Alongside the athlete’s I work with I also manage presenters and media personalities so am hopefully well placed to guide those who want a career in the media after their sporting career.
I’ve worked with a number of clients through retirement and it’s fantastic when you see them move on to their next career successfully.
Athlete management sounds like an exciting job to us at She Sports, so we asked Emma to elaborate on the highs and lows of her work.
It’s challenging when athletes aren’t performing on the sporting field – it’s hard enough for them that they might not have achieved what they have been working towards without me then having to deliver the news that unfortunately their sponsor isn’t going to renew. It’s brutal.
Highlights would have to be being there and behind the scenes to witness client’s sporting success.
With such a personal management style I inevitably see the highs and lows that an athlete can go through and it’s incredible to then see them go on to achieve and hopefully I have been a very tiny part of that. It is also incredibly rewarding when we successfully match a sponsor and an athlete and you see that partnership come to fruition with both sides proud of the work that comes from it.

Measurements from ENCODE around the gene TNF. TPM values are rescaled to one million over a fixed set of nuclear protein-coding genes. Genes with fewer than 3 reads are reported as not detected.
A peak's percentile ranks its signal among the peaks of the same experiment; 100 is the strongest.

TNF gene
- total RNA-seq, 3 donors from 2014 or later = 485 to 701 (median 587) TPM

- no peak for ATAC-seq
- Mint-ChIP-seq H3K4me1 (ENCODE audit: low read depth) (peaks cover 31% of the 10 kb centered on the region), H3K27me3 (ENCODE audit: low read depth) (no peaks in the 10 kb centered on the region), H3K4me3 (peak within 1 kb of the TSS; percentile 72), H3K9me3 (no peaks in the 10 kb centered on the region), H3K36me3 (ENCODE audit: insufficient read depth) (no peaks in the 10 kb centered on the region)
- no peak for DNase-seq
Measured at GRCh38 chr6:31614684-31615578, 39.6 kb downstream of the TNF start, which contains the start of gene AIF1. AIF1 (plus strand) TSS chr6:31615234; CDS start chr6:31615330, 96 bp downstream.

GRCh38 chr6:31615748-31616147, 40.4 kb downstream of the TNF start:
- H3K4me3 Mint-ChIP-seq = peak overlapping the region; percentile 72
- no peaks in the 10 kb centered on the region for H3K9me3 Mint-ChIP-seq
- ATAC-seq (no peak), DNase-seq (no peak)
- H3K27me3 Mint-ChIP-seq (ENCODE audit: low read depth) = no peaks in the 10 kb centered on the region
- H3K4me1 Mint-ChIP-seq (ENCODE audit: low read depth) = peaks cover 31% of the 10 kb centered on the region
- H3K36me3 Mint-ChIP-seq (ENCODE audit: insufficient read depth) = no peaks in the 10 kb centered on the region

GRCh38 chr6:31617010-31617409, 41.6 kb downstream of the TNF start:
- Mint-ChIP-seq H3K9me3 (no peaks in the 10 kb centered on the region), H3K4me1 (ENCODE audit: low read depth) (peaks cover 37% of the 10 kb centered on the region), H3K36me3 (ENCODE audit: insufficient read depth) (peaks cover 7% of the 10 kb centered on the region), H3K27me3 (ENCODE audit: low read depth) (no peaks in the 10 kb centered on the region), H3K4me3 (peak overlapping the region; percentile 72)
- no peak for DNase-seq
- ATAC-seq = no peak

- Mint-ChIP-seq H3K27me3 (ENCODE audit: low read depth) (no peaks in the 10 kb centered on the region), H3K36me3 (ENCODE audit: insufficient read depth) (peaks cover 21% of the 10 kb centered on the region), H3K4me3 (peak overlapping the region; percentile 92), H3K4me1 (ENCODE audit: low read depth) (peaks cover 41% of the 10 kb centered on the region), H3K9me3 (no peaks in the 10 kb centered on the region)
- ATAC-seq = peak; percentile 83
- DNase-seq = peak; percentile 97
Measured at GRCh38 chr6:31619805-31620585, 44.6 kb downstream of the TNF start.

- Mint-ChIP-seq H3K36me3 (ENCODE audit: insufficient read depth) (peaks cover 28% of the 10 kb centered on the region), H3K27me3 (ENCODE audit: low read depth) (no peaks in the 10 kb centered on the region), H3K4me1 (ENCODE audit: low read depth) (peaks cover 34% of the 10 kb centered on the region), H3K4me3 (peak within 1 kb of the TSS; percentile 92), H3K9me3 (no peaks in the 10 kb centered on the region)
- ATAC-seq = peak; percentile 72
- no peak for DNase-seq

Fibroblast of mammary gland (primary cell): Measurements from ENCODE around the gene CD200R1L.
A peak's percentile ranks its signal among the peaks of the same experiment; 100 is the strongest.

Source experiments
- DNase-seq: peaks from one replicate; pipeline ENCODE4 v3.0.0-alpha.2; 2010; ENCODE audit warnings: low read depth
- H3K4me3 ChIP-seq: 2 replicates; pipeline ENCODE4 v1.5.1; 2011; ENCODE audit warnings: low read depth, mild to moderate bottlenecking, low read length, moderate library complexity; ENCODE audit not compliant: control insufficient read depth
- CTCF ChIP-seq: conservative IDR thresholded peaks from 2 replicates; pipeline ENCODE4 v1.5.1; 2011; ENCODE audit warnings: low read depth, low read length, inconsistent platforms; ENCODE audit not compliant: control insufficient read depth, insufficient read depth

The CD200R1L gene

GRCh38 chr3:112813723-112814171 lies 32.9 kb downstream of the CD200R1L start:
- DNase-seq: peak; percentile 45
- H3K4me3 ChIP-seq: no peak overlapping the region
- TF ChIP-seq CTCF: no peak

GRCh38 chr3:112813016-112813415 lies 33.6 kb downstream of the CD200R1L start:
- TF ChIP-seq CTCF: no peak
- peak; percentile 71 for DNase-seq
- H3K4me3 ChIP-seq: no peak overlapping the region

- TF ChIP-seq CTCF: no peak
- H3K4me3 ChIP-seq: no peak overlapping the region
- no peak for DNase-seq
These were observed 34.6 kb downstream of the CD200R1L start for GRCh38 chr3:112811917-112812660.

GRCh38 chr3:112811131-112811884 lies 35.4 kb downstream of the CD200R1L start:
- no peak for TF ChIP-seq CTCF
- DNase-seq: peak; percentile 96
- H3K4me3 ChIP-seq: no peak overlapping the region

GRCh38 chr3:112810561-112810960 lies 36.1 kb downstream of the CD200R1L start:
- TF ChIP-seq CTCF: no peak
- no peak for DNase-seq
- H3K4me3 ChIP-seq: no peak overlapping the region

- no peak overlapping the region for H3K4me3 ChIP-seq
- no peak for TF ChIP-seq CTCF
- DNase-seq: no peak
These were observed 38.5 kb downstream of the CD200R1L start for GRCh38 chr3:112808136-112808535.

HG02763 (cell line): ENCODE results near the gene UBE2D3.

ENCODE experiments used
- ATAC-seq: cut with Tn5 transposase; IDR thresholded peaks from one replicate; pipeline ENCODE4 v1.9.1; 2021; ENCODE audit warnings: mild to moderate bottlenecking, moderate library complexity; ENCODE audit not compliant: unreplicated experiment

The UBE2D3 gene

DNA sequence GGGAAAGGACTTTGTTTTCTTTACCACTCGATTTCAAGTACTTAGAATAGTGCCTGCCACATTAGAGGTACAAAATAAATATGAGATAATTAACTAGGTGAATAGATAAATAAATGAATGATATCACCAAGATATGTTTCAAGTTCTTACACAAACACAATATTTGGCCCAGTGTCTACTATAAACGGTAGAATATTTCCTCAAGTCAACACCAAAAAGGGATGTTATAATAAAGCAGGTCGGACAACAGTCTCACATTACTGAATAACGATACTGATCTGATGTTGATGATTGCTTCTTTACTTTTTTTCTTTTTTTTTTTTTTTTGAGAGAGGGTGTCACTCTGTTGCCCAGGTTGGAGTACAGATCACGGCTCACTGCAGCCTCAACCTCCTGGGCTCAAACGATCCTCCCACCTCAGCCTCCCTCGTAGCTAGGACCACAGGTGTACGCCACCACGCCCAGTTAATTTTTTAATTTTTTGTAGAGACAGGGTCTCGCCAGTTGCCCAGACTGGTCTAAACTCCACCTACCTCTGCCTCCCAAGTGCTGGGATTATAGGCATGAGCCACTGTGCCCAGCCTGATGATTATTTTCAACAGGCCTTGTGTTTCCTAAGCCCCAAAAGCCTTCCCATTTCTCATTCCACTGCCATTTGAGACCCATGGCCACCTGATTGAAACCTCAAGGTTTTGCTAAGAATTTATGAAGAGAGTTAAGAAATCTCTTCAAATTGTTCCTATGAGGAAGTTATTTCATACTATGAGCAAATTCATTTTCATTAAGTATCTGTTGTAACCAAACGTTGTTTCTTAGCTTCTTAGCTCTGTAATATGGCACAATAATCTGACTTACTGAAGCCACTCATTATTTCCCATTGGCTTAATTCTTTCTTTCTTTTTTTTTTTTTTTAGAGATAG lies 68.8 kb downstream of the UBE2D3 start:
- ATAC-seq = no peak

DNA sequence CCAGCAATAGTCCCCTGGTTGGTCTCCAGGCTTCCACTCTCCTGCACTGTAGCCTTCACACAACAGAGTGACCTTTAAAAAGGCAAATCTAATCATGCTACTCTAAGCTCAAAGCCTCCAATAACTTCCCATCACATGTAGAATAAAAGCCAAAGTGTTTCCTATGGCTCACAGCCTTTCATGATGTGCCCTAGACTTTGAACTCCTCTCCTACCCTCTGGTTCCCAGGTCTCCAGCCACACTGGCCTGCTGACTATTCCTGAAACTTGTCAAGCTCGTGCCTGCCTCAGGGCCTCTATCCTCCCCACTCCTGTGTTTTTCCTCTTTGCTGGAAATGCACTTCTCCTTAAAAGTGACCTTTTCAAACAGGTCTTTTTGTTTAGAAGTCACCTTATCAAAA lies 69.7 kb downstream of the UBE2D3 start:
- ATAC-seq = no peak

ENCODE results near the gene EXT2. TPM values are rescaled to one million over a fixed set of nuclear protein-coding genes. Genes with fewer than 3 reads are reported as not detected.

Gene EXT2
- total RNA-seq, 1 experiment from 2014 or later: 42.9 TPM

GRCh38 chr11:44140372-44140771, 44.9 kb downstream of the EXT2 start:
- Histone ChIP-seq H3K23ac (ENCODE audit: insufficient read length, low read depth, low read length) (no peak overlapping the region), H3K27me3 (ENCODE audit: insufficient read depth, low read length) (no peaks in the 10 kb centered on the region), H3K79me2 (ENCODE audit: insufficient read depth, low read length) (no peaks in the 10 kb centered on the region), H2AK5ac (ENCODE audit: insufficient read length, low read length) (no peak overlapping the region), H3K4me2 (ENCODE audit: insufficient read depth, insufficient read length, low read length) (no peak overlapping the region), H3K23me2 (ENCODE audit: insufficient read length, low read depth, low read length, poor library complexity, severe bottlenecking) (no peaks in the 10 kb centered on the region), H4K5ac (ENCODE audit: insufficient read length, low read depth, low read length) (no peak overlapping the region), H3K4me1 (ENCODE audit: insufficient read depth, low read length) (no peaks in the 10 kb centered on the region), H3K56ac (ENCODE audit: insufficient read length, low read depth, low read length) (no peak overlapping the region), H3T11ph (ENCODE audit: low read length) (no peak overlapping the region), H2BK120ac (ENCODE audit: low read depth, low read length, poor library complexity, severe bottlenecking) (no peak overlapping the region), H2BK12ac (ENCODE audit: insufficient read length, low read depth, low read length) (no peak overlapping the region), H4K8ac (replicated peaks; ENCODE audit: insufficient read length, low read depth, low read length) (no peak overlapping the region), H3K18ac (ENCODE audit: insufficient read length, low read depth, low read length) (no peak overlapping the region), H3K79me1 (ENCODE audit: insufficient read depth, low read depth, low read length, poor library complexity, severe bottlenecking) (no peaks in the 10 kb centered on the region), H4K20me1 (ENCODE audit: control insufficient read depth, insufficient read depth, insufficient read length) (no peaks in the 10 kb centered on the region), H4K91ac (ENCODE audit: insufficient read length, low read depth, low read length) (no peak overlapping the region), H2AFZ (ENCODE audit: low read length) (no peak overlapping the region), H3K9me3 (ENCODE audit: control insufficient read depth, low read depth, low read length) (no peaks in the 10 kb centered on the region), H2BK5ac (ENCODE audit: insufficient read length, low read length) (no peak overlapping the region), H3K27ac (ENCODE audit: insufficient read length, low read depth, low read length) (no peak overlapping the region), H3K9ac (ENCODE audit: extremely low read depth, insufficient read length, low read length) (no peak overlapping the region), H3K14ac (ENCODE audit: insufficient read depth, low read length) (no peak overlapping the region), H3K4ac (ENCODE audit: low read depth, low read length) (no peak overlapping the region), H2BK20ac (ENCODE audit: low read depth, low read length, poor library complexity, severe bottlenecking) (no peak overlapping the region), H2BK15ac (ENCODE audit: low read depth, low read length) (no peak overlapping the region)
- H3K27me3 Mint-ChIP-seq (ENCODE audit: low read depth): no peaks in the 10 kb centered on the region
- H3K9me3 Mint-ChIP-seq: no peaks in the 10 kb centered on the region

And finally, what piece of advice would Emma give women looking for a career in athlete management?
Athlete management is incredibly niche so rather than necessarily limiting yourself to only wanting to work in management, I would suggest gathering as much experience as possible in the networks around management such as within governing bodies or teams; at sports marketing or PR agencies; or sports production and events. It will all give you an invaluableinsight in to the industry.